Mitigation Activities in Agriculture

Management practices can be employed in all agricultural sectors that will reduce greenhouse gas (GHG) emissions, increase soil carbon sequestration in land, and contribute biomass feed stocks for energy use (IPCC, 2007). As well, water conservation and adjustments to planting and harvesting dates could address losses associated with moisture limitations in the future (Warren et al., 2004).
Through implementation of Beneficial Management Practices (BMPs), several mitigation strategies are already in place or under review (list adapted from Beyond Kyoto, 2008):
·         More efficient use of commercial nitrogen (N) fertilizers: this can be achieved through adjustment of application rates, application methods, time of application, use of inhibitors, new proposed technologies, etc.
·         Expanded soil survey providing landscape information required for sound management decisions.
·         Anaerobic digesters to capture methane (CH4) from manures to produce on-farm energy.
·         Composting manure to produce fewer GHG emissions than when it is stockpiled.
·         Biofuels to reduce the reliance on fossil fuels and decrease CO2 emissions.
·         Livestock feeding and grazing strategies to improve feed efficiency and reduce enteric CH4 emissions.
·         Improved handling and storage of manure, such as composting and utilizing manure storage covers.
·         Reduction of tillage practices to prevent soil erosion, conserve soil moisture, reduce fossil fuel use and regain lost soil carbon.
·         Controlled stubble burning to prevent the release of carbon from crop residues into the atmosphere.
·         Increased use of perennial forages and legumes in crop rotations to generate N in the soil and reduce N2O emissions from subsequent N fertilizer use, and to build soil carbon.
·         Land management practices for carbon sequestration: wetland restoration, permanent cover, afforestation, riparian area improvement, etc.
·         Organic farming
Manitoba has supported several incentive programs within the last five years that provide resources with regard to climate change and GHGs in agriculture. These programs and projects highlight the issues and possible solutions to reduce risks and increase opportunities associated with climate change. Past programs such as the Canada-Manitoba Farm Stewardship Program, Covering New Ground, the Manitoba Sustainable Agriculture Practices Program (MSAPP), the Environmental Farm Action Program (EFAP) and the Riparian Tax Credit are a few examples of the contribution of Manitoba’s government toward finding solutions. A number of ongoing and new actions will help to reduce overall emissions from the agriculture sector.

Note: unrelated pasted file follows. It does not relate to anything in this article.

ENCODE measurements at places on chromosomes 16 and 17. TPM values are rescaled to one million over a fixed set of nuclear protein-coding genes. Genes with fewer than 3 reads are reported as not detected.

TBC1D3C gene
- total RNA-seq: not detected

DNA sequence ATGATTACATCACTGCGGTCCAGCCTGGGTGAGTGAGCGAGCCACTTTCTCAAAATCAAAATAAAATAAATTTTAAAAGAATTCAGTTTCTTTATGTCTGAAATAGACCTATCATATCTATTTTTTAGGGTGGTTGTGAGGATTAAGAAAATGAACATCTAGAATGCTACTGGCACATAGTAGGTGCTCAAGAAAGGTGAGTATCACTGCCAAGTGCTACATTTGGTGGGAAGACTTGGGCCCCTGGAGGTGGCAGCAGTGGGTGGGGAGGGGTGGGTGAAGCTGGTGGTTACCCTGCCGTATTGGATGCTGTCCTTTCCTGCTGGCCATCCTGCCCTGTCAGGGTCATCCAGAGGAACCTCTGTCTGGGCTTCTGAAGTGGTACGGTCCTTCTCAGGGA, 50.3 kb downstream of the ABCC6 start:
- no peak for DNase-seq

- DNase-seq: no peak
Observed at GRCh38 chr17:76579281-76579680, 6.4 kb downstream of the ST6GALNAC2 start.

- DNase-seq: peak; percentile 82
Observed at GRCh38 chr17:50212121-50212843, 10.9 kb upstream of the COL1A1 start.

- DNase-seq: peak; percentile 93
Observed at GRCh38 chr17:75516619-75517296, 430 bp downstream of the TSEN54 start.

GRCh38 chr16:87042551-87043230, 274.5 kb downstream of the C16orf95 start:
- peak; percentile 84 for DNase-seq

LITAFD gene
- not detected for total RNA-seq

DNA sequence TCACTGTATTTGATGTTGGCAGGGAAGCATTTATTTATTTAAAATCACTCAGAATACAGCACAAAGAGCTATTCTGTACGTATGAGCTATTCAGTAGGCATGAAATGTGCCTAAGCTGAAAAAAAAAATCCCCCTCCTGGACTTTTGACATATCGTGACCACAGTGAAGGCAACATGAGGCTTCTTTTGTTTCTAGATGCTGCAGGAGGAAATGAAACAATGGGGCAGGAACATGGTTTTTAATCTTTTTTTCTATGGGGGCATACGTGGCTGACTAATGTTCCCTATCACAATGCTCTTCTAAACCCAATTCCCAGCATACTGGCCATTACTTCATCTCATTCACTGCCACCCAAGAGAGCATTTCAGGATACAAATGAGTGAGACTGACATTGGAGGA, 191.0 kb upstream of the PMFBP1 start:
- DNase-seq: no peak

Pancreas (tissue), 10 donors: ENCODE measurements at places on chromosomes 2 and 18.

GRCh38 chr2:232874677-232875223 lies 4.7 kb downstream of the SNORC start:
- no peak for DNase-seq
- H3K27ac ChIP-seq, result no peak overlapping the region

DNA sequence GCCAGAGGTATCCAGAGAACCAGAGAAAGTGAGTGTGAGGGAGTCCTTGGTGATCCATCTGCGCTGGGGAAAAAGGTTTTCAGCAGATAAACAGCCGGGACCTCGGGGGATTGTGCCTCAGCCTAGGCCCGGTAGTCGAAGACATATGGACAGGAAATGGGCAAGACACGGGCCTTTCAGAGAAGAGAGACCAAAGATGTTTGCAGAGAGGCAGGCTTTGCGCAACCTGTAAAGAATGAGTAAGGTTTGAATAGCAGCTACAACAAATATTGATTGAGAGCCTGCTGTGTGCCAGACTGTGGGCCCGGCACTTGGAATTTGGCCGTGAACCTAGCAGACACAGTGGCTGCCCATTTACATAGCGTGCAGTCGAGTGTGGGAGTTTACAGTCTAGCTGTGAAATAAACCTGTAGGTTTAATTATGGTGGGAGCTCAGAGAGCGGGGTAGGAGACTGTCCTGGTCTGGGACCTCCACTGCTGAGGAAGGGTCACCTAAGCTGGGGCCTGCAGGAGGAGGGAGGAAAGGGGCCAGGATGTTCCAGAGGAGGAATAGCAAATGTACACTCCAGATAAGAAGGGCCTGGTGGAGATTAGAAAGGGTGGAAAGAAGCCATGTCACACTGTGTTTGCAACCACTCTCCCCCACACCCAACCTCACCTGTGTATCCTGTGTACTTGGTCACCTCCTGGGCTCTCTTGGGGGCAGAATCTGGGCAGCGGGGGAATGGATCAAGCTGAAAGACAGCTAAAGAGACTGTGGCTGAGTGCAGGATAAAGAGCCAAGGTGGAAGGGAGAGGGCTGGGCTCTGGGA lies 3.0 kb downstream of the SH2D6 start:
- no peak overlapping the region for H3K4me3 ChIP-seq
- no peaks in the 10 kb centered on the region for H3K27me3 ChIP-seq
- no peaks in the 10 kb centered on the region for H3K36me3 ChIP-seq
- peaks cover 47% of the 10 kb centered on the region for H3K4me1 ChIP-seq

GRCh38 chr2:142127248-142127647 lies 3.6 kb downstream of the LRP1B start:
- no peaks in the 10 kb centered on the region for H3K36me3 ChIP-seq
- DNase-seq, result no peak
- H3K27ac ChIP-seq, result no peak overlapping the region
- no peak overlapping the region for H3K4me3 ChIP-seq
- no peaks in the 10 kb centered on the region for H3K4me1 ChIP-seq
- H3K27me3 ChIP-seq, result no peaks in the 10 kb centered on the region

The Environmental Farm Plan process continues to enable farmers to assess environmental risks on their operations and make improvements. The development of a Life Cycle Analysis (LCA) tool began under MSAPP. Manitoba Agriculture and Resource Development will be applying LCA to the agriculture industry starting with grain and oilseed production in the cropping sector, followed by the forage and livestock sectors in Manitoba. The goal of the project is to develop an LCA model that can be used to evaluate how practices contribute to various environmental outcomes in agricultural sectors and that can be applied to different areas (e.g., eco-regions or soil zones of agro-Manitoba). This will provide a valuable tool to direct programs and policies geared toward sustainable development priorities for Agro-Manitoba.